- When to use was or were examples?
- Why do we say if I were?
- What does the phrase as it were mean?
- What are the rules for were and were?
- Is if always followed by were?
- What’s the difference between were and we re?
- Had been Vs have been?
- Was already or had already been?
- How do you use were in a sentence?
- When to use have been or were?
- Can we say I were?
- How do you use the word were?
- What tense is have been?
- Which is correct grammatically correct if I was or if I were?
- Can I say if I were?
- Is it grammatically correct to say if I were you?
- Is if I were a boy grammatically correct?
- What does were mean?
When to use was or were examples?
As I said above, was and were are in the past tense, but they are used differently.
Was is used in the first person singular (I) and the third person singular (he, she, it).
Were is used in the second person singular and plural (you, your, yours) and first and third person plural (we, they).
I was driving to the park..
Why do we say if I were?
The reason we use WERE instead of WAS is because the sentence is in the SUBJUNCTIVE mood which is used for hypothetical situations. This is a condition which is contrary to fact or reality (the fact is, I am NOT you). In the subjunctive mood we use IF + I / HE / SHE / IT + WERE for the verb To Be.
What does the phrase as it were mean?
Used to indicate that a word or statement is perhaps not exact though practically right; as if it were so. Synonyms: so to speak, in a manner of speaking, in a way.
What are the rules for were and were?
Generally, “was is used for singular objects and “were” is used for plural objects. So, you will use “was” with I, he, she and it while you will use “were” with you, we and they. There is a tip you might want to consider. Even though you are singular, you must use “were”.
Is if always followed by were?
In both sentences above, the “if” clause contains a form of the past tense of the verb. There is one exception to this rule, however. If the verb in the if clause is “to be,” use “were,” even if the subject of the clause is a third person singular subject (i.e., he, she, it).
What’s the difference between were and we re?
“Were” is simply a plural past-tense form of the verb “are.” To talk about something happening now or in the future, use “we’re”; but to talk about something in the past, use “were.” If you can’t substitute “we are” for the word you’ve written, omit the apostrophe.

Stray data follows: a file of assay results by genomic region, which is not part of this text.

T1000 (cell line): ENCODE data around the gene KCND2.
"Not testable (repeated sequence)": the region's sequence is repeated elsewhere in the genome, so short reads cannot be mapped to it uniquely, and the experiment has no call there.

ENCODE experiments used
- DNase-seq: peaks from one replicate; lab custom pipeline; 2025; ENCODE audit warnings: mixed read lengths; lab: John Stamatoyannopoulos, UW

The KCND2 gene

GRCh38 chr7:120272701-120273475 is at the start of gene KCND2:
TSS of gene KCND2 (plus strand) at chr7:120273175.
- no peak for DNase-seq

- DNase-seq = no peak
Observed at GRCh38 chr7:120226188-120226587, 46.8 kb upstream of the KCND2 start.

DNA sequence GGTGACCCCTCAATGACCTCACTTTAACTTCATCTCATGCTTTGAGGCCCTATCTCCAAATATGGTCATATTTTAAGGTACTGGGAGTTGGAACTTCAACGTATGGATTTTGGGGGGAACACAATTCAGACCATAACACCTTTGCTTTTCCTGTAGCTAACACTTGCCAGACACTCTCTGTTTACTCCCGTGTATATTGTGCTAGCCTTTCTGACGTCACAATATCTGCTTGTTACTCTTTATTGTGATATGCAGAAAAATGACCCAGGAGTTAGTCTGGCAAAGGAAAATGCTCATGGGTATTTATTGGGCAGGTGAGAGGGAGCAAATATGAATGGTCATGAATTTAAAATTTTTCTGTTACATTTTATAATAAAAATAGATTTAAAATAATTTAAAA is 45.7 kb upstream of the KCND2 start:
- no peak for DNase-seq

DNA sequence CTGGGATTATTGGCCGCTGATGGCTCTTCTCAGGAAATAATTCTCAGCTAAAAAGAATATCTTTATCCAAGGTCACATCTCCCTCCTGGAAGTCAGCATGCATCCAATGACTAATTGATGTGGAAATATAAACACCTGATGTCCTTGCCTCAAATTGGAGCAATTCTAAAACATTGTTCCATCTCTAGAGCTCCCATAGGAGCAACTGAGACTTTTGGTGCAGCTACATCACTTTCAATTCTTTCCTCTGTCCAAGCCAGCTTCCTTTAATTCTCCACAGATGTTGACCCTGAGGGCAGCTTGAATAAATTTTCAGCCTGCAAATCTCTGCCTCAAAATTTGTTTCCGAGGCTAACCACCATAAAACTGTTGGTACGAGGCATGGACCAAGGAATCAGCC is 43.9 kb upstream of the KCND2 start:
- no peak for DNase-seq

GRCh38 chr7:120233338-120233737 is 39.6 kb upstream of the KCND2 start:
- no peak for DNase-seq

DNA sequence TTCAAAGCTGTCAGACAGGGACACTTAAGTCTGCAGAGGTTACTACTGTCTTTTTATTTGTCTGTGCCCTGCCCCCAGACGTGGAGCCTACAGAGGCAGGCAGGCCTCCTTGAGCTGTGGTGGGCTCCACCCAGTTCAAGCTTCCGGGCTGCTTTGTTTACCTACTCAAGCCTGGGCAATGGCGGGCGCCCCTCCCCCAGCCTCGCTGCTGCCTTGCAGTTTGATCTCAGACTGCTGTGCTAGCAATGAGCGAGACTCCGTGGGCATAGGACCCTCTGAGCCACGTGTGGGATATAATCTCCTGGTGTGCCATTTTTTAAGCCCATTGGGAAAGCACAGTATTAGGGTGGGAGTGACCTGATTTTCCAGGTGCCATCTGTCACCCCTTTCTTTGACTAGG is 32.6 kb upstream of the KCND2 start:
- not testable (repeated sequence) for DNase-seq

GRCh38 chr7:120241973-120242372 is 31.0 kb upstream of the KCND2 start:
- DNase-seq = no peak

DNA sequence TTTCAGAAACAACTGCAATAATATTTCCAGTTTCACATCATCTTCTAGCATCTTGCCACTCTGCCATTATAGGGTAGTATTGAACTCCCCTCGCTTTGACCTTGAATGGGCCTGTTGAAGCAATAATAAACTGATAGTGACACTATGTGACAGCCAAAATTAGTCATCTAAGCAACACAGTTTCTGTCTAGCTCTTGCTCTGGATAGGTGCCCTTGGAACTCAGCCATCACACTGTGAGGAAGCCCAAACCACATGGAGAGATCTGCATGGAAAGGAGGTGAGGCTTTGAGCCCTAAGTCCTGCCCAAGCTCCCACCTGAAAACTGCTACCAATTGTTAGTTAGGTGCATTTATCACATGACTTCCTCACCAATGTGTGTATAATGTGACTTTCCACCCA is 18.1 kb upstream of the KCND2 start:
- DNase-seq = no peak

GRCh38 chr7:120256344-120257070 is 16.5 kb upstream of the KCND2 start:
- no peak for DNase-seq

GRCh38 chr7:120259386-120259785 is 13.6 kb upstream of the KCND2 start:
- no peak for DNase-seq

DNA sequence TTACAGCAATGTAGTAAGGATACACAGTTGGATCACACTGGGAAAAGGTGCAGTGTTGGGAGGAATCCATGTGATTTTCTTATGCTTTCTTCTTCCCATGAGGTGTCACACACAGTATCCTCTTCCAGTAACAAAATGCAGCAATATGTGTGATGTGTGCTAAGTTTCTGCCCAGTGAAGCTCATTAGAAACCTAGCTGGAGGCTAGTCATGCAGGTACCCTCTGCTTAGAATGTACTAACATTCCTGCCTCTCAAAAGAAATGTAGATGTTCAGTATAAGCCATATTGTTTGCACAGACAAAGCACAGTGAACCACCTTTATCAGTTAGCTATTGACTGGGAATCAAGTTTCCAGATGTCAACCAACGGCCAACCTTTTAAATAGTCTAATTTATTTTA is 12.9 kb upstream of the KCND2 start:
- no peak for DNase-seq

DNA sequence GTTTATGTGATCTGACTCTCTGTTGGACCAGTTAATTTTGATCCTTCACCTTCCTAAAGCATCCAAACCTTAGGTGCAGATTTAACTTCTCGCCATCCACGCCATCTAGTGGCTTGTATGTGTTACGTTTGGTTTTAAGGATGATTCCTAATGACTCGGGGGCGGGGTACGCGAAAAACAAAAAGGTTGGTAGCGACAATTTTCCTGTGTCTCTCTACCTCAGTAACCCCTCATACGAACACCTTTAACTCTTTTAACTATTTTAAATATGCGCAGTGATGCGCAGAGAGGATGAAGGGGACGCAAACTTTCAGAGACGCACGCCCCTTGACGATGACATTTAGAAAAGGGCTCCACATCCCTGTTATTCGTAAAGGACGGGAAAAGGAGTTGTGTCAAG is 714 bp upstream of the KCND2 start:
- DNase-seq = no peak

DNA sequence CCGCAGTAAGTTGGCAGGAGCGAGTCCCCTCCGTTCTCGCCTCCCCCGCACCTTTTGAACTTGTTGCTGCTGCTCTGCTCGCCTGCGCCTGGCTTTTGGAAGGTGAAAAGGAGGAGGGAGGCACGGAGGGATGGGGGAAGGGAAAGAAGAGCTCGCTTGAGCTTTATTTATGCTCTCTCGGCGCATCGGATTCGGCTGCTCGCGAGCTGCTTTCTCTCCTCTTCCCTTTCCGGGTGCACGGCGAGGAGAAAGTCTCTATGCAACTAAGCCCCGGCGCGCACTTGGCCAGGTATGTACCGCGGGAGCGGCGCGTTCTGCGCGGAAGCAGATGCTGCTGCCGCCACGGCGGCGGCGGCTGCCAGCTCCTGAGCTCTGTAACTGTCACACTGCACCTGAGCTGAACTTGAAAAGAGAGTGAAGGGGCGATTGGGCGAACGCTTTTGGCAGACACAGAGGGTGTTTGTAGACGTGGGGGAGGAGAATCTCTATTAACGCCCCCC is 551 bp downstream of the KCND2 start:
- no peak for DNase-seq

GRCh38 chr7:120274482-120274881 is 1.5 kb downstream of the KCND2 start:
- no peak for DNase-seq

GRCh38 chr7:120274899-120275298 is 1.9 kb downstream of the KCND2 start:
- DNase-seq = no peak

Had been Vs have been?
“Has been” and “have been” are both in the present perfect tense. “Has been” is used in the third-person singular and “have been” is used for first- and second-person singular and all plural uses. … “Had been” is the past perfect tense and is used in all cases, singular and plural.
Was already or had already been?
Both are correct, but you use “have already been” to talk about the present, and “had already been” to talk about a past event.
How do you use were in a sentence?
Were is a verb that’s the second person singular past, plural past, and past subjunctive of the verb “be.” For instance, “I was out last night,” becomes, “you were out last night,” or “they were out last night.” Also, “were” is pronounced different than “where” and “wear,” except when it’s used in the word “werewolf,” …
When to use have been or were?
Let us say ‘were’ is a representative of the past tense, and ‘have been’ a representative of the present perfect tense.
Can we say I were?
“I were” is subjunctive only; if you want to talk about the past, it’s “I was.” But if you wish you were, it’s “I wish I were.”
How do you use the word were?
Were is the past tense of be when used as a verb. Where means in a specific place when used as an adverb or conjunction. A good way to remember the difference is that where has an “h” for “home”, and home is a place. Out of the two words, “were” is the most common.
What tense is have been?
Present perfect progressive tense describes an action that began in the past, continues in the present, and may continue into the future. This tense is formed by using has/have been and the present participle of the verb (the verb form ending in -ing).
Which is correct grammatically correct if I was or if I were?
“I were” is called the subjunctive mood, and is used when you’re are talking about something that isn’t true or when you wish something was true. If she was feeling sick… <-- It is possible or probable that she was feeling sick. "I was" is for things that could have happened in the past or now.
Can I say if I were?
Many people use if I was and if I were interchangeably to describe a hypothetical situation. The confusion occurs because when writing in the past tense, I was is correct while I were is incorrect. However, when writing about non-realistic or hypothetical situations, if I were is the only correct choice.
Is it grammatically correct to say if I were you?
From my research online the correct way is to say “If I were you” and not “If I was you” because this is the “subjunctive mood”. However they don’t say the underlying reason for it. They just say use “If I were you” when it is subjunctive.
Is if I were a boy grammatically correct?
This is an example of the subjunctive mood in English, which is rare. We use it to state something that is contrary to fact. When she says “If I were a boy” she is actually a girl, so she is imagining she were a boy. It’s rare and many people would just say “If I was a boy,” which is technically wrong but common.
What does were mean?
Meaning – Were is the past tense of the verb are. Look at this example of were used in a sentence. In present tense, this sentence would say. Since were means the same as the past tense of are in this sentence, it is the correct word to use.